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29-10-2015, 01:38

Truefire - Open Road Blues (2015)

Category: Tutorials / Other

Truefire - Open Road Blues (2015)

Truefire - Open Road Blues (2015)
MP4, data-dvd, ~700 kbps | 864x486, 30 fps | MP3, 44 kHz, 128 kbps | English | ~ 3 hours | 1.1 Gb

Open Road Blues is organized into 10 sets of performance and breakdown lessons. Each set of lessons features a rhythm track. For each track, David will demonstrate and then breakdown a variety of rhythm guitar parts and a variety of soloing approaches. Playalong with David’s performances as you’re learning the parts and then work with the rhythm tracks on your own to apply what you’ve learned.

All of the rhythm and soloing performances are tabbed and notated for your practice, reference and study purposes. You’ll also get Guitar Pro files so that you can loop and/or slow any section down as you work through the lessons. Plus, David also generously includes all of the rhythm tracks for you to work with on your own. Content: STUDY 1: CROSSCUTTIN’
“12-bar Blues in A with a V-IV turnaround from E to D, based on Albert King’s Crosscut Saw. I’ll show you the way that he played it originally, playing a G triad over the chords to voice them in a unique way. I’ll then show you a unique approach for using a dotted eighth note delay to make it sound more ambient. We’ll experiment within the choruses and solo sections using several different styles.”

STUDY 2: LISTENIN’ LUCKY
“An all-out, meat and potatoes, Rock-Blues feel. I’m going to take you through the rhythm and solo parts, showing you variations and options that we can use over three choruses. I’ll also show you how to perform the rhythm parts using different chord voicings over each chorus while maintaining the track’s feel.”

STUDY 3: SIXTY FIVE ELEVEN
This track is unique from other blues forms—it’s a Texas Blues Shuffle that differs in its turnaround, going from the vi to the V (instead of the typical V to IV that we see in blues). Like the other performances, I’ll switch it up each chorus during the rhythm and solo parts to show you the options you have when playing over this type of feel an progression.”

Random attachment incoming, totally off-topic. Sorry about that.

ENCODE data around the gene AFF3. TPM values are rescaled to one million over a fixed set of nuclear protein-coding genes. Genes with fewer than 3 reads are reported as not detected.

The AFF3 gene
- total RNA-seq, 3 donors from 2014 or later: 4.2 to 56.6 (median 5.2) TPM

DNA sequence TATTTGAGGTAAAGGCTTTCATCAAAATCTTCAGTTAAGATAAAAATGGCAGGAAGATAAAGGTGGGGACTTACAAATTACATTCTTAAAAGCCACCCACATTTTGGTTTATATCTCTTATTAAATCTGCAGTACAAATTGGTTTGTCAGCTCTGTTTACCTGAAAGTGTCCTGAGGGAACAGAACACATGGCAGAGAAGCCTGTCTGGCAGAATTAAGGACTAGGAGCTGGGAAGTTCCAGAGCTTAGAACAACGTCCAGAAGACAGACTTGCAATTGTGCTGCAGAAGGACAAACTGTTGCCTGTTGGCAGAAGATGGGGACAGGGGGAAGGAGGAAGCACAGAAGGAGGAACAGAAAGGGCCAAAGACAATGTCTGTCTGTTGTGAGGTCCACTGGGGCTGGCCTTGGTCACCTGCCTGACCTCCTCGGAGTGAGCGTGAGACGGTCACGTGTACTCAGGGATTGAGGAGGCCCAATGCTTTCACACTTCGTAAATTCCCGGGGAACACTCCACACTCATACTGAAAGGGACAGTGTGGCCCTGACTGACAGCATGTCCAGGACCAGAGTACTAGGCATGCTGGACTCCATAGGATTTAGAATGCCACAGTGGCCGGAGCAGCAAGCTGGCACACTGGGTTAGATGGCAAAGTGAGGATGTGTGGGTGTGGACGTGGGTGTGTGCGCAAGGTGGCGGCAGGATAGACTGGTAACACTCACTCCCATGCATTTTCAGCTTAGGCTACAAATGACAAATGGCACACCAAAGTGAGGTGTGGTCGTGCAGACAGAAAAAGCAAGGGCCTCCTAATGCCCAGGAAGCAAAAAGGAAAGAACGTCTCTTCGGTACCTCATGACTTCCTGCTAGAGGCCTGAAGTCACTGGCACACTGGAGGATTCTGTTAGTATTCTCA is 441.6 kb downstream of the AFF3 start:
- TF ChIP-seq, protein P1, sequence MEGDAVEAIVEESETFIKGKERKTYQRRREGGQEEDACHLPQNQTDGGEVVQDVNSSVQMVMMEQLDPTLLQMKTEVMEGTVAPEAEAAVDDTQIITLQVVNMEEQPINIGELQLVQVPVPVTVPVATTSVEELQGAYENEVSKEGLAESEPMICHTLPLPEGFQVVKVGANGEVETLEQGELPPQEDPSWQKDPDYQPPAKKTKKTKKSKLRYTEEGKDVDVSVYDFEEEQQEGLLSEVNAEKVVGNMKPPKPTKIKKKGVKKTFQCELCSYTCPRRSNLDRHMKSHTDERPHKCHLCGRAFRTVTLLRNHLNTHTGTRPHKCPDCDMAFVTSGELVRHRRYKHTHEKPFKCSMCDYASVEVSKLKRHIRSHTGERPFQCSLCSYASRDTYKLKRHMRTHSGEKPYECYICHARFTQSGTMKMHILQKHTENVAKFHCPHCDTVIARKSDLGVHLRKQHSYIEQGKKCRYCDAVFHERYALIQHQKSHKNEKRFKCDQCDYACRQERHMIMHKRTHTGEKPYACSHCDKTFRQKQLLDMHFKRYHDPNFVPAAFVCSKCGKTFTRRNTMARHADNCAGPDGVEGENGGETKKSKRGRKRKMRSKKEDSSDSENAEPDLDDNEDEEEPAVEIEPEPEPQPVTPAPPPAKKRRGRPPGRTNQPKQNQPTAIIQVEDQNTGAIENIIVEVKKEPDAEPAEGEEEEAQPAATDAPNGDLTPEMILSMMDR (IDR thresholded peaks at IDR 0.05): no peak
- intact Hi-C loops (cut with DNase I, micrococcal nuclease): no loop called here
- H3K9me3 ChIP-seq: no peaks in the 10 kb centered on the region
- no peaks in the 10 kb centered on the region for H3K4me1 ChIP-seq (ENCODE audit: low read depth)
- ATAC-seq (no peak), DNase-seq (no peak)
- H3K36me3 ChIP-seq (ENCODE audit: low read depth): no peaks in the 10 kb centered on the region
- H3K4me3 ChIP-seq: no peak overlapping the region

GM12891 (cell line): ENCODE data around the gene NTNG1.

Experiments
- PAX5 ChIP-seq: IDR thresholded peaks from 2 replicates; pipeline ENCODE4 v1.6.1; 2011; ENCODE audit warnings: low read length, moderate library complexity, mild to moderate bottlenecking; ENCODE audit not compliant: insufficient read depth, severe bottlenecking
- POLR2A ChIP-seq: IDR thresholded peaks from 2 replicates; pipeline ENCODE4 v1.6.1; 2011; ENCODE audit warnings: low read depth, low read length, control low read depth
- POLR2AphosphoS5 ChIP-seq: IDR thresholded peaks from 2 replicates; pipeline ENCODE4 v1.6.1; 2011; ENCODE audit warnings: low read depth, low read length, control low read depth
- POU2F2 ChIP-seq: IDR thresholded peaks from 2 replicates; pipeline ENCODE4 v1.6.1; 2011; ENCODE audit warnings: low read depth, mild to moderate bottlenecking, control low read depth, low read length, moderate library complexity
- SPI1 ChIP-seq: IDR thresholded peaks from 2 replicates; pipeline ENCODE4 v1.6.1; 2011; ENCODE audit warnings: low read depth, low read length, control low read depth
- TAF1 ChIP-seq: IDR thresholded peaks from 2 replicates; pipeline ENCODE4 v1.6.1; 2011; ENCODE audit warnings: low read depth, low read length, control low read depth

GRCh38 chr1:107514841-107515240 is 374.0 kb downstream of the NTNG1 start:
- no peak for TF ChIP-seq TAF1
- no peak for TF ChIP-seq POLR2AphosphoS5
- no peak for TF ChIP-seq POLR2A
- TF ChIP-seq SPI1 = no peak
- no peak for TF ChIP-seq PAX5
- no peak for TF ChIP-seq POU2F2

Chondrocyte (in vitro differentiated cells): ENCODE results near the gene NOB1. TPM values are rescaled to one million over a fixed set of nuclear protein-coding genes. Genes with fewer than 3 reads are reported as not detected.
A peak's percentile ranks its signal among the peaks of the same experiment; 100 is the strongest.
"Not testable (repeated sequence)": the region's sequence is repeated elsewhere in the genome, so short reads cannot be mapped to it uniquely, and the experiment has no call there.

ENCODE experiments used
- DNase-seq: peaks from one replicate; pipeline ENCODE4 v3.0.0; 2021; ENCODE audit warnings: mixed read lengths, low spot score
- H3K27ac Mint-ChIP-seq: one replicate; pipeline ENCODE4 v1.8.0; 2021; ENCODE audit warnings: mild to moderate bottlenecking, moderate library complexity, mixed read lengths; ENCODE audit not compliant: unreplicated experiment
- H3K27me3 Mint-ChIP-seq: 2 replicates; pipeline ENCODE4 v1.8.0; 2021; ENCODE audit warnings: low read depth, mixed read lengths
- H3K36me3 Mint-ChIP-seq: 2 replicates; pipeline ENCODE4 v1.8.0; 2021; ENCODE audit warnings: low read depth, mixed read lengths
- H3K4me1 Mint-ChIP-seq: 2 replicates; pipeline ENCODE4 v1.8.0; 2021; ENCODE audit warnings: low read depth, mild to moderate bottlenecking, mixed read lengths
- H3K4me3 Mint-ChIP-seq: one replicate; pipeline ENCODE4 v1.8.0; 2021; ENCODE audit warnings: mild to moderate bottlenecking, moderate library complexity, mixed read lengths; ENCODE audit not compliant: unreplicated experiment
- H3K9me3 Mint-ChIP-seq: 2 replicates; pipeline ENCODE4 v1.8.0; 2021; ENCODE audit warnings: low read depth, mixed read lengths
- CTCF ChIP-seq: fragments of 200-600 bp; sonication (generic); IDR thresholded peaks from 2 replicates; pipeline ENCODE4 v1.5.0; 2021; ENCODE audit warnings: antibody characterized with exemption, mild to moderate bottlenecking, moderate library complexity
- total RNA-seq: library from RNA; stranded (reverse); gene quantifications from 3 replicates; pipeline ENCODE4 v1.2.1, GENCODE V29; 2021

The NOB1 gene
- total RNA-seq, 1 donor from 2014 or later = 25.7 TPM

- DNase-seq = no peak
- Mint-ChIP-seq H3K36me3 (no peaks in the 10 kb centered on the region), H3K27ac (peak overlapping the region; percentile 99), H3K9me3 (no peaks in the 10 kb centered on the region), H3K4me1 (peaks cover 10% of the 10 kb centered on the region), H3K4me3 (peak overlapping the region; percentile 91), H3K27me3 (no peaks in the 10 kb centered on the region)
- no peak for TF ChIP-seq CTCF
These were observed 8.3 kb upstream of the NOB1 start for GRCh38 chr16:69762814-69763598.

STUDY 4: TRAMPIN’ DOWN
“This 12-bar Blues in the key of B, is based on the Slim Harpo song, Te-Ni-Nee-Ni-Nu, which was redone by Lou Ann Barton and myself to sound like the song Tramp. I’ll show you a variety of rhythm and soloing approaches by taking a different approach on each chorus.”

STUDY 5: PROOF IN THE PUDDING
“This track was developed while I was playing on Buddy Guy’s records. This started as a very basic 12-bar blues in A without much variation. I’ve tried to ‘reinvent the wheel’ here, picking a new motif while maintaining the same blues feel. For the soloing, we’ll start in familiar territory and then finish with some country style chickin’ pickin’ double stops.”

STUDY 6: LONESOME AGAIN
“This track is based on my song, Lonesome Dave. It's a two-chord major blues in E with a 16 bar pattern using the E7+9 and B7+9 chords, both having a major and minor third in them (giving the track a minor flair at times). I'll take you through the head part of the track, and then we'll work through a variety of rhythm and soloing ideas.”

STUDY 7: DOVER SOUL
“A two-chord minor blues in D minor. I’ll take you through the head and also give you several rhythm and soloing options for playing over the track. In the rhythm section, we’ll work with higher voicings and ambient chords not normally associated with blues shuffle playing. In the soloing section, we’ll use the Aeolian mode.”

STUDY 8: SQWAWKIN’
“Named after my song, Sqwawk, we’ll run through the head, rhythm and solo parts showing you variations that you can use over each chorus. In the rhythm part, we’ll add a Pete Townsend and Keith Richards style melody. The solo section keeps the spirit of the song alive—staying raw and aggressive while introducing the MIxolydian mode and descending double-stops.”

STUDY 9: ROCKIN’ BERRIES
“This track has a Chuck Berry feel. For the rhythm section of this song, we’ll start with a Chuck Berry inspired sound, moving to a more R&B feel using 9th chords, and then close it using a Lonnie Mack style riff. The soloing takes thematic elements from the rhythm section and applies them over a Blues Scale, adding in rakes and double-stops without getting too complicated.”

STUDY 10: GOOD DAY FOR THE BLUES
“This is a blues-rock song that I wrote many years back with my band Storyville. We’ll work through the intro and first verse, and I’ll show you how to play the parts correctly using a capo and make it sound authentic. We’ll also work through a variety of rhythmic approaches.”
Stuck in that blues rut? Your escape hatch is just a click away!

Thanks to psycholoko
Screenshots:

Truefire - Open Road Blues (2015)


Truefire - Open Road Blues (2015)




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